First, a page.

#WorldKidLit Wednesday: The Hunt is On (Seekers of the Aweto Book 1)

As an early literacy advocate, I am a huge proponent of graphic novels and comic books. Graphic novels can help hook reluctant readers, build visual literacy, and challenge students to read analytically. Do not let the presence of pictures fool you; as in picture books, there is often more to them that meets the eye. … Continue reading #WorldKidLit Wednesday: The Hunt is On (Seekers of the Aweto Book 1)

#WorldKidLit Wednesday: Magic Candies

I don't mean to brag, but my colleagues recognize me as a children's book maven. I often seem to know of the newest and most notable picture books, and get my hands on them as soon as they are available. How do I do it? In addition to reading a few trade publications and blogs, … Continue reading #WorldKidLit Wednesday: Magic Candies

#WorldKidLit Wednesday: Fighting the Good Fight: Social Justice in Children’s (Translated) Books and Graphic Novels

Books for young readers help shape children’s minds, attitudes, and viewpoints. Hence it’s crucial for young readers to have the opportunity to hear diverse voices from around the world. Today’s impressionable, thoughtful young minds need to be aware of important issues and acts of historical or social justice. Graphic Novels Maus: A Survivor’s Tale From … Continue reading #WorldKidLit Wednesday: Fighting the Good Fight: Social Justice in Children’s (Translated) Books and Graphic Novels

#WorldKidLit Wednesday: Children of the Forest

According to my research, if you were a child growing up in 20th century Sweden, you are very familiar with Elsa Beskow's Children of the Forest. Originally published as Tomtebobarnen in 1910, this sweet picture book has been enchanting children for over 100 years. Currently in its eighteenth (!) English language printing by Scotland-based publisher … Continue reading #WorldKidLit Wednesday: Children of the Forest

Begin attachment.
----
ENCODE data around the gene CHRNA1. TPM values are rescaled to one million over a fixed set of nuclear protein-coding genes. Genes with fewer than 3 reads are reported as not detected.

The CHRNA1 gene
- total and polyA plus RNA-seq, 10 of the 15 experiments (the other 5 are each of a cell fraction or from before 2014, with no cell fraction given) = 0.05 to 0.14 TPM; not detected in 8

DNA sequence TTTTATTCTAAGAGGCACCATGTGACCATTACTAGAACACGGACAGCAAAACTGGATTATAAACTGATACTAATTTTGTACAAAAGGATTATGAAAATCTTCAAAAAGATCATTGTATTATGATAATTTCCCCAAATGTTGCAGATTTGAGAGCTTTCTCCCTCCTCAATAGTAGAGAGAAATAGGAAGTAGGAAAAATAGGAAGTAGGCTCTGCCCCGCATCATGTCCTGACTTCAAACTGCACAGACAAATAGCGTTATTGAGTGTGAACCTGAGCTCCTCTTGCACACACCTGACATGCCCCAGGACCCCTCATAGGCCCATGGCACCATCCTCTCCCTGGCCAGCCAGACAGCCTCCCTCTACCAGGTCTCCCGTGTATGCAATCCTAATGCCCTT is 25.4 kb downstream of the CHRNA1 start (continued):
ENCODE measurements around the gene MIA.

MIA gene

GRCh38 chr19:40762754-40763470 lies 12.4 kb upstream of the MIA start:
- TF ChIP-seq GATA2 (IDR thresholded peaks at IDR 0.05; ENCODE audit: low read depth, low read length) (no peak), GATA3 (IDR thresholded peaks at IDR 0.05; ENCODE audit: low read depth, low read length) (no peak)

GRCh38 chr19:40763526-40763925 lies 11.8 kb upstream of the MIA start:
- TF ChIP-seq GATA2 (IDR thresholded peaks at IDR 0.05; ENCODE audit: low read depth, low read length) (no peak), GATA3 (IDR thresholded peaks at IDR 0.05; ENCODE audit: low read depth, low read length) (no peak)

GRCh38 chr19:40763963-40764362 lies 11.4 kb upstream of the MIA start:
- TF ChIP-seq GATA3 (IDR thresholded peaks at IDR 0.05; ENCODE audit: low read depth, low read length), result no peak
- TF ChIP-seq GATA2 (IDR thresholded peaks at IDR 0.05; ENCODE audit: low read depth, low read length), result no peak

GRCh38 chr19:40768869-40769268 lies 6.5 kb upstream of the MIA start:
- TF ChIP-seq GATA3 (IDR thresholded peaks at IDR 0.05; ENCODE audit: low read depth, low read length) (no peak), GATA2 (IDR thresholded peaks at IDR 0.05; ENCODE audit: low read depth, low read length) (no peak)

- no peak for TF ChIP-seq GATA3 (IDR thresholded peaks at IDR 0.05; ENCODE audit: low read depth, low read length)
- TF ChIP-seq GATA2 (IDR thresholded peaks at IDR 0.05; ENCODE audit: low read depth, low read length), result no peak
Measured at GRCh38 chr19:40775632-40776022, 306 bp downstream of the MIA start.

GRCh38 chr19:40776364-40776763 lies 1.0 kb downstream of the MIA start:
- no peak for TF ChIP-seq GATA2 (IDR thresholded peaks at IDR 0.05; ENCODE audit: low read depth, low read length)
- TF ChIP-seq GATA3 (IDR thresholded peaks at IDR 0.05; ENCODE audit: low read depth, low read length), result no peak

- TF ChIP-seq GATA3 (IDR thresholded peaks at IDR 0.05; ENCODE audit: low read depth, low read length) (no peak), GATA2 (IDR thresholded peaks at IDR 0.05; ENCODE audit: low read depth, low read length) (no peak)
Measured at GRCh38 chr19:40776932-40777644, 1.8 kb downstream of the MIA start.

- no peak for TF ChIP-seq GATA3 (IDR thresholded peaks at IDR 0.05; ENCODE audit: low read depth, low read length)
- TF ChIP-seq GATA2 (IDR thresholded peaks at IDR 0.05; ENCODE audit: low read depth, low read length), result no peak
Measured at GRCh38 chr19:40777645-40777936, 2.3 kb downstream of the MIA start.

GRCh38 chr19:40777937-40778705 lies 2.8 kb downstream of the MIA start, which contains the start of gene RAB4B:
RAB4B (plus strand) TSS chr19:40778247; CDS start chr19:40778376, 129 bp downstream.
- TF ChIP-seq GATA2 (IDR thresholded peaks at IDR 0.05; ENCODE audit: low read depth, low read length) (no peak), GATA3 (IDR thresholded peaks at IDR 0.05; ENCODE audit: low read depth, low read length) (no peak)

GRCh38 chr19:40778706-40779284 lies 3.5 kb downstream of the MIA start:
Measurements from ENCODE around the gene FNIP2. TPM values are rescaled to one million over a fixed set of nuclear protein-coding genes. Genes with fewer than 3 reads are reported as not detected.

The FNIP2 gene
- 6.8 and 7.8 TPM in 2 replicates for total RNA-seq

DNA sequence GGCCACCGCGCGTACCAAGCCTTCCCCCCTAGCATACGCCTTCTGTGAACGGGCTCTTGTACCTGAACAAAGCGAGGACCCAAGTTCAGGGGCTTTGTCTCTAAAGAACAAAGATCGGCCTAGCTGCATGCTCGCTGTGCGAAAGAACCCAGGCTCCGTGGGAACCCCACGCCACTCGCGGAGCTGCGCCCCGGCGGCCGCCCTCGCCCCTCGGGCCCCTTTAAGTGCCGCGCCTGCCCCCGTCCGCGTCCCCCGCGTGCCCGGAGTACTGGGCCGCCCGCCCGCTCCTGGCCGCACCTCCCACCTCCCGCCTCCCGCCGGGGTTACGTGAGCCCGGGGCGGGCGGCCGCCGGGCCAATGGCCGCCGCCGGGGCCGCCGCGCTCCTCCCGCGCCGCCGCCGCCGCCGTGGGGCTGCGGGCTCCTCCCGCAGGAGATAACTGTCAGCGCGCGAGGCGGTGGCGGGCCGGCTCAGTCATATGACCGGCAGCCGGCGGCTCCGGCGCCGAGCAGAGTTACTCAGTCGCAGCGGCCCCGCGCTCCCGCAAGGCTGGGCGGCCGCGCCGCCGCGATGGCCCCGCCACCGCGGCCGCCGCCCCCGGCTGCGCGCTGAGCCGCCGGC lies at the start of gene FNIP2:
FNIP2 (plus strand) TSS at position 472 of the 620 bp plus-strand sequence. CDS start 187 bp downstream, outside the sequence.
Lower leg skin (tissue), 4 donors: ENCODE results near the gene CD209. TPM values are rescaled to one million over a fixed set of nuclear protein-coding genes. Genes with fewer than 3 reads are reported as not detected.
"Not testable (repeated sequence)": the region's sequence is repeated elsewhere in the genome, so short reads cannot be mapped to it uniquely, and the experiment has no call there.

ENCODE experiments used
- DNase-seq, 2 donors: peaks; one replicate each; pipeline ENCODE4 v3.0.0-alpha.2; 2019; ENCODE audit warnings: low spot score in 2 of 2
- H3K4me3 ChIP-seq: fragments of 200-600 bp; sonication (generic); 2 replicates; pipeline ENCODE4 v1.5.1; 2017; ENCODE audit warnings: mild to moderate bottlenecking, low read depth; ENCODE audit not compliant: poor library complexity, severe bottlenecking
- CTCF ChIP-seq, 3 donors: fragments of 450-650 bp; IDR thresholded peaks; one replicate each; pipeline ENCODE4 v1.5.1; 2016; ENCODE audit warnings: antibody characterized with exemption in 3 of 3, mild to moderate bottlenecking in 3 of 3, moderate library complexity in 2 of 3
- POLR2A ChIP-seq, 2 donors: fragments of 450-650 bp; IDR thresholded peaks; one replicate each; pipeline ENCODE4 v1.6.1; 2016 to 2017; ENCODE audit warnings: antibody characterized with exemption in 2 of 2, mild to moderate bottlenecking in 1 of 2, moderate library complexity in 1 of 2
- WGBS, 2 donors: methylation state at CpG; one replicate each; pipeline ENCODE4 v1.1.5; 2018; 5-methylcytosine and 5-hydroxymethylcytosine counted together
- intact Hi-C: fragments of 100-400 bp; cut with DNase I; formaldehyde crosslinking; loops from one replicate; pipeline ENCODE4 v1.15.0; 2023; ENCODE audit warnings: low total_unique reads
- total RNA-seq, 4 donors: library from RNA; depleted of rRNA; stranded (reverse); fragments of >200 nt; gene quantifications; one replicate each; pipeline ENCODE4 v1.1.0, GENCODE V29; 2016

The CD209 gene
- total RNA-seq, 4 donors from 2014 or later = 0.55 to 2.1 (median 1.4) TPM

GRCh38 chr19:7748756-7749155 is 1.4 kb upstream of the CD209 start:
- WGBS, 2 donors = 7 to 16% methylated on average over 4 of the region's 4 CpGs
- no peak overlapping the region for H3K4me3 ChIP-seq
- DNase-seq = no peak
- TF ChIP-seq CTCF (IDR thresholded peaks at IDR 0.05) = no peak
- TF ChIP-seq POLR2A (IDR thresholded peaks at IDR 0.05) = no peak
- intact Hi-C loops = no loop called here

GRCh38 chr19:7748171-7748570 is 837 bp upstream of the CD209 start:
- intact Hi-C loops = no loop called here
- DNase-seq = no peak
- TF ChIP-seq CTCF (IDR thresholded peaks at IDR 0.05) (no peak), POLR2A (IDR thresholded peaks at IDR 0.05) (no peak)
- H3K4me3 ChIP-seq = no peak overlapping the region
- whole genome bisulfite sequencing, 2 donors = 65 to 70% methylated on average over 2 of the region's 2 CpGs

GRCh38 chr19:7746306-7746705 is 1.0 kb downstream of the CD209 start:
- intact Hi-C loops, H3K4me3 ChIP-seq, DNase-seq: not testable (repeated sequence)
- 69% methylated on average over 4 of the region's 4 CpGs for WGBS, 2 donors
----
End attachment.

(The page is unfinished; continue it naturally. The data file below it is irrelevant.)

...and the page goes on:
#WorldKidLit Wednesday: The Forgotten Book

Books can transport us across time and space, even though the journey is only an imaginary one. The literary voyages readers take within the pages of a book can inspire us and affect how we see the world via the magic of the written word. Writers, indeed, have immense power. But what if that literary … Continue reading #WorldKidLit Wednesday: The Forgotten Book

#DutchKidLit – The Cat who Came in off the Roof by Annie M.G. Schmidt

Last night I provided shelter to a purring lady who entered my apartment through the attic window and, on being asked, informed me that she had once been a cat...- The Cat Who Came in Off the Roof No list of #DutchKidLit would be complete without Minoes or The Cat Who Came in Off the … Continue reading #DutchKidLit – The Cat who Came in off the Roof by Annie M.G. Schmidt

#QATARILITMONTH: Contemporary Qatari Literature: Fiction from an Urban Desert

You can learn a lot about a nation’s history, culture and aspirations by reading its literature. A number of Qatari authors have made their work available in the English language, making it easy for a global audience to read the country’s historical fiction, magical fantasy and folk tales. Qatari author Abdulaziz Al-Mahmoud’s writing depicts the … Continue reading #QATARILITMONTH: Contemporary Qatari Literature: Fiction from an Urban Desert

IntlYALitMonth: Who can resist authors enthusiastic about their GLLI Translated YA Book Prizes?

On April 14, 2021, 2020 GLLI #TranslatedYA Book Prize Chair Annette Y. Goldsmith and 2021 Prize Chair David Jacobson hosted an online presentation as part of the Fay B. Kaigler Children’s Book Festival at the University of Southern Mississippi. The presentation included video reviews of select titles by committee members, as well as long-form interviews with the … Continue reading IntlYALitMonth: Who can resist authors enthusiastic about their GLLI Translated YA Book Prizes?

Speculative Fiction in Translation: Amatka

Amatka by Karin Tidbeck translated from the Swedish by the author Vintage Books June 27, 2017 224 pages *some spoilers* A lot has been written about Amatka– a strange, compelling, and truly fascinating novel- so I won’t rehash the plot and characters here. Instead, I’ll write about what I found most intriguing and why. Deal? … Continue reading Speculative Fiction in Translation: Amatka

Speculative Fiction in Translation: Vita Nostra

Vita Nostra by Marina and Sergey Dyachenko translated from the Russian by Julia Meitov Hersey HarperVoyager November 13, 2018 416 pages Vita Nostra is a remarkable example of dark philosophical fantasy and psychological horror. Its simultaneous manipulation of both the reader’s and the main character’s sense of reality is so subtle and even insidious that, … Continue reading Speculative Fiction in Translation: Vita Nostra